Stimulated production of vowel-like LX-waveforms and spectral damping in the absence of phonation.

2.50
Hdl Handle:
http://hdl.handle.net/10541/80119
Title:
Stimulated production of vowel-like LX-waveforms and spectral damping in the absence of phonation.
Authors:
Moore, Christopher J; Jones, Susan
Abstract:
Electrical impedance 'LX' waveforms measured across the neck at the thyroid level during phonation are known to be correlated with vocal fold movement. Changes in vocal fold contact are thought to be the cause of this phenomenon though emerging applications in radiotherapy indicate that changes in the configuration of both fold and neck tissues are correlated with LX waveform shape. In this paper it is shown that a two-stage tissue damping model with controlled bandpass and passive low pass components is consistent with evidence from gradually degraded, controlled phonation. In particular it is shown that an externally applied stimulus to the vertebral processes of the neck can produce similar impedance waveforms in the absence of phonation and hence no controlled fold contact. It is postulated that this is initial evidence suggesting that both pressure waves and vocal fold contact components contribute to the production of the classical 'LX' waveform.
Affiliation:
North Western Medical Physics, Christie Hospital, Manchester, UK. infcjm@dalpha2.cr.man.ac.uk
Citation:
Stimulated production of vowel-like LX-waveforms and spectral damping in the absence of phonation., 24 (7-8):461-5 Med Eng Phys
Journal:
Medical Engineering & Physics
Issue Date:
2002
URI:
http://hdl.handle.net/10541/80119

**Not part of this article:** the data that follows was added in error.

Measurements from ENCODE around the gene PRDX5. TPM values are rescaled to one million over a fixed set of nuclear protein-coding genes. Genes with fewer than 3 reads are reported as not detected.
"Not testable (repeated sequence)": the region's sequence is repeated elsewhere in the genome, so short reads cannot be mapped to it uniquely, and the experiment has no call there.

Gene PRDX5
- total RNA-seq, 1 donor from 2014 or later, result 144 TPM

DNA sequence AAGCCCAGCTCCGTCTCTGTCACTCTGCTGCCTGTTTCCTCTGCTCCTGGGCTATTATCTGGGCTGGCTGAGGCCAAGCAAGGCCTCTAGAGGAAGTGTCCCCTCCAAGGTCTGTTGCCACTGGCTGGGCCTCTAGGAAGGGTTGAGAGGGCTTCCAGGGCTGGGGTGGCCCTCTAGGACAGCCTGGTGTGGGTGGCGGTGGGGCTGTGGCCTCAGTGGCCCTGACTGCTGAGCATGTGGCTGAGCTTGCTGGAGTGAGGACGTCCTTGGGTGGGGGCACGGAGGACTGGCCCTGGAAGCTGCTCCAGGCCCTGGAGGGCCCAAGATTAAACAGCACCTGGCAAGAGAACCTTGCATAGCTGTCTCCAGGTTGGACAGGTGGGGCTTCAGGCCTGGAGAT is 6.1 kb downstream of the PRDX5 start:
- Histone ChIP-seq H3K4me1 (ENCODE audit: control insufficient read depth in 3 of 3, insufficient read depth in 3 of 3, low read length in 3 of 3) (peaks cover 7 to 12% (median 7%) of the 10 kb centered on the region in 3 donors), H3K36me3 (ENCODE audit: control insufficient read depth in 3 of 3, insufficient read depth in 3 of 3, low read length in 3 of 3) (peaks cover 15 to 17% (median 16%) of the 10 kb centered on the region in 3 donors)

DOI:
10.1016/S1350-4533(02)00065-6
PubMed ID:
12237040
Type:
Article
Language:
en
ISSN:
1350-4533
Appears in Collections:
All Christie Publications

Full metadata record

DC FieldValue Language
dc.contributor.authorMoore, Christopher J-
dc.contributor.authorJones, Susan-
dc.date.accessioned2009-09-07T14:32:32Z-
dc.date.available2009-09-07T14:32:32Z-
dc.date.issued2002-
dc.identifier.citationStimulated production of vowel-like LX-waveforms and spectral damping in the absence of phonation., 24 (7-8):461-5 Med Eng Physen
dc.identifier.issn1350-4533-
dc.identifier.pmid12237040-
dc.identifier.doi10.1016/S1350-4533(02)00065-6-
dc.identifier.urihttp://hdl.handle.net/10541/80119-
dc.description.abstractElectrical impedance 'LX' waveforms measured across the neck at the thyroid level during phonation are known to be correlated with vocal fold movement. Changes in vocal fold contact are thought to be the cause of this phenomenon though emerging applications in radiotherapy indicate that changes in the configuration of both fold and neck tissues are correlated with LX waveform shape. In this paper it is shown that a two-stage tissue damping model with controlled bandpass and passive low pass components is consistent with evidence from gradually degraded, controlled phonation. In particular it is shown that an externally applied stimulus to the vertebral processes of the neck can produce similar impedance waveforms in the absence of phonation and hence no controlled fold contact. It is postulated that this is initial evidence suggesting that both pressure waves and vocal fold contact components contribute to the production of the classical 'LX' waveform.en
dc.language.isoenen
dc.subject.meshElectric Impedance-
dc.subject.meshElectrophysiology-
dc.subject.meshFemale-
dc.subject.meshFourier Analysis-
dc.subject.meshHumans-
dc.subject.meshLarynx-
dc.subject.meshLarynx, Artificial-
dc.subject.meshModels, Biological-
dc.subject.meshNeck-
dc.subject.meshPhonation-
dc.subject.meshPhysical Stimulation-
dc.subject.meshRespiration-
dc.subject.meshSpeech-
dc.subject.meshSpeech Acoustics-
dc.subject.meshSpeech Production Measurement-
dc.subject.meshVibration-
dc.subject.meshViscosity-
dc.subject.meshVocal Cords-
dc.titleStimulated production of vowel-like LX-waveforms and spectral damping in the absence of phonation.en
dc.typeArticleen
dc.contributor.departmentNorth Western Medical Physics, Christie Hospital, Manchester, UK. infcjm@dalpha2.cr.man.ac.uken
dc.identifier.journalMedical Engineering & Physicsen
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